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BARGES: All about barges and barging - building, buying, maintaining, equipment, handling on the water, etc. (Public)
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TOPIC: Mooring pins

Mooring pins 29 Apr 2021 19:34 #122811

  • Nadia Salama
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Thank you everyone that is all great info!

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Mooring pins 27 Apr 2021 14:55 #122763

  • Chris Hanley
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If I am staying overnight, or if the conditions dictate, I use mooring pins in pairs. Knock one pin in at 45 degrees and the second one at 45 degrees the other way, so the heads end up close together. The mooring warp is then secured to both pins. This has two advantages. The first is obvious in that together they will take more than twice the load. The other advantage is that if the pins have rings which end up close to each other you can padlock them together. This adds a level of security, even if it is peace of mind against willful canal-side yoofs who will find pulling both pins together quite a challenge.
Chris
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Mooring pins 27 Apr 2021 13:26 #122760

  • Pete Milne
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My favourite pins are angle iron with a welded loop for a warp, inside the angle. On soft canal banks (like in Holland ) they hold far better than a round pin. Here's one (600mm), with a couple of much longer, fancier ones I found in Holland. I carry 4 for a 24m barge but wouldn't trust them alone if there's traffic passing.

Pete
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Pete Milne, Quo Vadis , Gent.

Mooring pins 27 Apr 2021 09:45 #122741

  • Sam Archer
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If you find yourself in a pickle in France go the Brico and get one of these - angle grind in half and you have two emergency pins which work very well indeed.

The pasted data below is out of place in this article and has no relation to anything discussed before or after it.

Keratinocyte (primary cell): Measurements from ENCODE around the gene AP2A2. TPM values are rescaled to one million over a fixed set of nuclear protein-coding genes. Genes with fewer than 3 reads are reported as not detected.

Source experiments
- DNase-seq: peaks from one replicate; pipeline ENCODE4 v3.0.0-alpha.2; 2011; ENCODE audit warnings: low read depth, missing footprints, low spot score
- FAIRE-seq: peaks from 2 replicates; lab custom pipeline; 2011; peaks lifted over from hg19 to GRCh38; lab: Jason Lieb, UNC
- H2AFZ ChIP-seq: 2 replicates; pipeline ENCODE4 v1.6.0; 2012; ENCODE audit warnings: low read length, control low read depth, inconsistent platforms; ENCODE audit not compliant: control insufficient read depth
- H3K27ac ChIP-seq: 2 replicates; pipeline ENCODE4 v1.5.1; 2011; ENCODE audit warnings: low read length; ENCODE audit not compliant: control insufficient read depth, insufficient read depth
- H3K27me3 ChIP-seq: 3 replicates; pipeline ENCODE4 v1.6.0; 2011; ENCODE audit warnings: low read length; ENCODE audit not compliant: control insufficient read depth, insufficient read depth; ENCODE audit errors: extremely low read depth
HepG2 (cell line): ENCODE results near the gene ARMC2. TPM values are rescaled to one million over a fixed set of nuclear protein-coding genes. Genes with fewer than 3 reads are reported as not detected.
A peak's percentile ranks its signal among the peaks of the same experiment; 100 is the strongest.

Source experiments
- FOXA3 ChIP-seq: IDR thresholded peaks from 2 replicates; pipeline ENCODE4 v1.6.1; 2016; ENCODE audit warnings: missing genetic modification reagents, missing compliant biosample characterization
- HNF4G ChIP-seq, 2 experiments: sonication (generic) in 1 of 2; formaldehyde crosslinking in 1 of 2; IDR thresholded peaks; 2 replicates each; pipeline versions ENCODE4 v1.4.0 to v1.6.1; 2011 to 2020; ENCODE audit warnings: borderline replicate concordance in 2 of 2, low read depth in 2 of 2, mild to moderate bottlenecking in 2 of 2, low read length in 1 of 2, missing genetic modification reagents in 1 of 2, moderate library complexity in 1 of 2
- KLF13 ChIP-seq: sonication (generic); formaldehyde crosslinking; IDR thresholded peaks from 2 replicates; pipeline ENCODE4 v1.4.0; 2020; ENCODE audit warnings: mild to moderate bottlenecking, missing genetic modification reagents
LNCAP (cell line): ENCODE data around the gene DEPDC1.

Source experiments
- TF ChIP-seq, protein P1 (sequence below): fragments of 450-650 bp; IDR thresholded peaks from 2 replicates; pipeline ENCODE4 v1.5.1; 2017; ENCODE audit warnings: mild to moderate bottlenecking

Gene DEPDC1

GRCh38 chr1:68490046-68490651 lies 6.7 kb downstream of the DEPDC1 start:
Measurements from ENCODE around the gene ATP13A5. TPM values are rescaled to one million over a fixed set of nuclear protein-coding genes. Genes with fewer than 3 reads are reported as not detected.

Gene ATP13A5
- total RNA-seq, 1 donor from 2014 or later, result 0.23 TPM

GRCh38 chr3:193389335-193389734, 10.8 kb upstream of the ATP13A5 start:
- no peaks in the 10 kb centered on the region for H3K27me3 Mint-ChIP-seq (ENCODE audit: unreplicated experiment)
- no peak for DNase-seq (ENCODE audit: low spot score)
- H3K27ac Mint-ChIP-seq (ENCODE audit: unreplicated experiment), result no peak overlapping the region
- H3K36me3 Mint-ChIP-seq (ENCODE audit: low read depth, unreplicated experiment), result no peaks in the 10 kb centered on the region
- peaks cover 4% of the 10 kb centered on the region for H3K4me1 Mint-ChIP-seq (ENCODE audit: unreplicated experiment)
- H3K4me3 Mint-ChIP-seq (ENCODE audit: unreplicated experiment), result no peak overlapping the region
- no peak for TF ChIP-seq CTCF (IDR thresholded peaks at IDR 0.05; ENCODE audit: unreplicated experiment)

www.ebay.co.uk/itm/143274510778
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Mooring pins 26 Apr 2021 23:18 #122731

  • Peter Cawson
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Just found this supplier of marquee pegs. They have a good selection of proper stakes!

leisurebargains.co.uk/search?q=marquee+pegs
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Mooring pins 26 Apr 2021 23:05 #122730

  • Peter Cawson
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My choice is a straight pin of about 80 cm, either round (30 mm or so) or hex sided of similar strength, with a loop at the top or a downward facing curved fork. Screw-in pins are better at holding but devils to put into some soil types. You have to cater for a bit of wind pushing you away from the bank and/or a passing vessel that doesn't slow down so expect a surge that may pull out skinny or short pins. Some soils are best with 2 pins at each anchoring point hammered in at angles so the tops only meet. This will give much better holding power than a single pin or even 2 spaced-apart pins. Always best to find a tree or something solid in addition to pins if possible. I've never found the need for more than 4 hefty pins.

Larfe pins like this are difficult to find in UK outlets that cater for nothing bigger than narrowboats. EBay's best seems to be this one
www.ebay.co.uk/itm/173767994535?hash=item2875612ca7:g:zY4AAOSwN3NcTxSi but it's borderline. You're likely to be better served at Dutch chandlers I suspect.

You'll need a good hammer - a long-handled club or lump hammer (4 lb or 1.5 Kg with 40 cm handle) is better than a big sledgehammer. Something like this - www.amazon.co.uk/Amtech-A2125-Sledge-Hammer-Fibreglass/dp/B0057EVRQA/ref=sr_1_19?dchild=1&keywords=long+handle+club+hammer&qid=1619470956&sr=8-19

It's something that a dozen boaters will give you a dozen different answers though!

Peter
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Mooring pins 26 Apr 2021 22:09 #122728

  • Nadia Salama
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Any advice please on choice of mooring pins and how many a 60ft barge might need? Only to be used for occasional short term mooring on inland waterways...

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